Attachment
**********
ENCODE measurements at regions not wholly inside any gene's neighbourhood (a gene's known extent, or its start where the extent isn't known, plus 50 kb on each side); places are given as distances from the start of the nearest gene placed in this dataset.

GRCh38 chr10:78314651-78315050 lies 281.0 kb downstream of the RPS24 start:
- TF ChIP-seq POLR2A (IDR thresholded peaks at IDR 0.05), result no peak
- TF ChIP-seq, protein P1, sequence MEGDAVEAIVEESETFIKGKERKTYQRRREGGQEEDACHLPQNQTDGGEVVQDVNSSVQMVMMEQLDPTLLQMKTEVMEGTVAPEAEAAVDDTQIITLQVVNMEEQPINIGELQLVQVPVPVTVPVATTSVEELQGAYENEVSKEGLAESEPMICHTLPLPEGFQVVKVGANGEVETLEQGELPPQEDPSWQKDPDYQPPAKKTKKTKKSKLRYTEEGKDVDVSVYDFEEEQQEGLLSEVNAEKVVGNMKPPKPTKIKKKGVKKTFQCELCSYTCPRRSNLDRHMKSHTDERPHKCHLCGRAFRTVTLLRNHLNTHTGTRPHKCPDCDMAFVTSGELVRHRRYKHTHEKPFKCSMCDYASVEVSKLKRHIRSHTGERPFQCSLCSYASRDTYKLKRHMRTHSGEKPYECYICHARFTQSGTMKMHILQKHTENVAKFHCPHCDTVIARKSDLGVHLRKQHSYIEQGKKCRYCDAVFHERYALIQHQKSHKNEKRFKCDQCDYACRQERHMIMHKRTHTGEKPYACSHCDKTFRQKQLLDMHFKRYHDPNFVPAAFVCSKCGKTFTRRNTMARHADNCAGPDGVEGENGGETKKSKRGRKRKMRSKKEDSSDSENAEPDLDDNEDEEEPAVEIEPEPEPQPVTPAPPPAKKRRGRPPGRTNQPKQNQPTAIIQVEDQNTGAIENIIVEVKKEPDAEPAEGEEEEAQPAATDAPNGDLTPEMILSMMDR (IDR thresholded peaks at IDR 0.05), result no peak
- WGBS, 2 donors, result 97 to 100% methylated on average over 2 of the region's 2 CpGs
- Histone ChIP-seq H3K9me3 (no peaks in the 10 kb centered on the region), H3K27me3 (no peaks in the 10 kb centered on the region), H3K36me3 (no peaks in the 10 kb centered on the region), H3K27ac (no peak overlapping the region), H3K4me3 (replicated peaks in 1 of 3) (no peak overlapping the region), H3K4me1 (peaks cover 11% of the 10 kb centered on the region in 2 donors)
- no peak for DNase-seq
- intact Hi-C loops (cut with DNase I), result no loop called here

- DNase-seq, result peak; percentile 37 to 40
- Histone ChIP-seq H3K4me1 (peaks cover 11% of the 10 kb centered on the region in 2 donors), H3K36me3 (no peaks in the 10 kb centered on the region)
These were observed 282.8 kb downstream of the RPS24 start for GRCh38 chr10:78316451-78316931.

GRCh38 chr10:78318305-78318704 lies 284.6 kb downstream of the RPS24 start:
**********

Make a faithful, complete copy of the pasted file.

ENCODE measurements at regions not wholly inside any gene's neighbourhood (a gene's known extent, or its start where the extent isn't known, plus 50 kb on each side); places are given as distances from the start of the nearest gene placed in this dataset.

GRCh38 chr10:78314651-78315050 lies 281.0 kb downstream of the RPS24 start:
- TF ChIP-seq POLR2A (IDR thresholded peaks at IDR 0.05), result no peak
- TF ChIP-seq, protein P1, sequence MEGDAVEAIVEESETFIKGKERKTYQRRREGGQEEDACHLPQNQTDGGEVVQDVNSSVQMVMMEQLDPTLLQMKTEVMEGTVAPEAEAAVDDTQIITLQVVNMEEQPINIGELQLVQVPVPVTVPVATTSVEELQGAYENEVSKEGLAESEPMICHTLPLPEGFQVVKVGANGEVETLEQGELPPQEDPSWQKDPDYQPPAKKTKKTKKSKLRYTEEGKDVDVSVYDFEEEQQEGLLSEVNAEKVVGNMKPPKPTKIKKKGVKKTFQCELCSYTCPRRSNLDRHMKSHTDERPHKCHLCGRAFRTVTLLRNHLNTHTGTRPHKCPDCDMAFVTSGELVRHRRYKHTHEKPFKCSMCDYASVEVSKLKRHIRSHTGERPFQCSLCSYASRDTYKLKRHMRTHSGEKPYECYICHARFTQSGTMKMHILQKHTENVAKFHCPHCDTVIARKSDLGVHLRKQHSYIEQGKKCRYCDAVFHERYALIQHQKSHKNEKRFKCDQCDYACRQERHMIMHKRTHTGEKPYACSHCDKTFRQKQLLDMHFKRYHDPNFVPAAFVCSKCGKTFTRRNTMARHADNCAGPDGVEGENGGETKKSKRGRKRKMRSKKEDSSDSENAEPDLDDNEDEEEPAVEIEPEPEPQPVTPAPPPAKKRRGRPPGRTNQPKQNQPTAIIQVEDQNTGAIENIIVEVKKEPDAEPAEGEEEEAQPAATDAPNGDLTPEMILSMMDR (IDR thresholded peaks at IDR 0.05), result no peak
- WGBS, 2 donors, result 97 to 100% methylated on average over 2 of the region's 2 CpGs
- Histone ChIP-seq H3K9me3 (no peaks in the 10 kb centered on the region), H3K27me3 (no peaks in the 10 kb centered on the region), H3K36me3 (no peaks in the 10 kb centered on the region), H3K27ac (no peak overlapping the region), H3K4me3 (replicated peaks in 1 of 3) (no peak overlapping the region), H3K4me1 (peaks cover 11% of the 10 kb centered on the region in 2 donors)
- no peak for DNase-seq
- intact Hi-C loops (cut with DNase I), result no loop called here

- DNase-seq, result peak; percentile 37 to 40
- Histone ChIP-seq H3K4me1 (peaks cover 11% of the 10 kb centered on the region in 2 donors), H3K36me3 (no peaks in the 10 kb centered on the region)
These were observed 282.8 kb downstream of the RPS24 start for GRCh38 chr10:78316451-78316931.

GRCh38 chr10:78318305-78318704 lies 284.6 kb downstream of the RPS24 start: